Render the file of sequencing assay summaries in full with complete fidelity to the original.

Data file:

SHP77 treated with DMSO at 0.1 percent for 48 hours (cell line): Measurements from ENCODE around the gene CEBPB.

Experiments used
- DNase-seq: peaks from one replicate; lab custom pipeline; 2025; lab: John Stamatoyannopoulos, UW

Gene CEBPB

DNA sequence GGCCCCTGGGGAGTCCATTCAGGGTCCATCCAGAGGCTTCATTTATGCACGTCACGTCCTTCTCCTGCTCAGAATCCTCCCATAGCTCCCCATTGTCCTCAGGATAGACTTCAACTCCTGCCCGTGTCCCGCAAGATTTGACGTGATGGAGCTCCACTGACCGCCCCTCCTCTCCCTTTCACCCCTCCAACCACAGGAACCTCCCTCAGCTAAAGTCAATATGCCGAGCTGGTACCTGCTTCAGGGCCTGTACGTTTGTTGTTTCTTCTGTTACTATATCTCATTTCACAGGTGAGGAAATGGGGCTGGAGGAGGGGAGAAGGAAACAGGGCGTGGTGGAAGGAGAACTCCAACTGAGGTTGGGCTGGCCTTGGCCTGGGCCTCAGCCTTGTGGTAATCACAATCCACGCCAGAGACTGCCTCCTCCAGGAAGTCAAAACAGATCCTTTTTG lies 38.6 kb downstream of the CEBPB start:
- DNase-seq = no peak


SHP77 treated with DMSO at 0.1 percent for 48 hours (cell line): Measurements from ENCODE around the gene CEBPB.

Experiments used
- DNase-seq: peaks from one replicate; lab custom pipeline; 2025; lab: John Stamatoyannopoulos, UW

Gene CEBPB

DNA sequence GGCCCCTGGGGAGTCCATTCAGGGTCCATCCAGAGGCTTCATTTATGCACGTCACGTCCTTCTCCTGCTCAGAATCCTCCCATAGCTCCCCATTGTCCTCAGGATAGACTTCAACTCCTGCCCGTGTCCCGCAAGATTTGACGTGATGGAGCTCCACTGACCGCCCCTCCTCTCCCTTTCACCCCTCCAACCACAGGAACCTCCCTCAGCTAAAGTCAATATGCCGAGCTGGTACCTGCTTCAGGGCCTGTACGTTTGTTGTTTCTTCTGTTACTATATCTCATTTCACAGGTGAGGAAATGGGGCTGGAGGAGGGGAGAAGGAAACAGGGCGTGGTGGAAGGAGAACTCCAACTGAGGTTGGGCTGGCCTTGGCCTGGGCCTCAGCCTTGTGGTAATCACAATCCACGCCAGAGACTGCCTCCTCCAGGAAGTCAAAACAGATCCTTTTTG lies 38.6 kb downstream of the CEBPB start:
- DNase-seq = no peak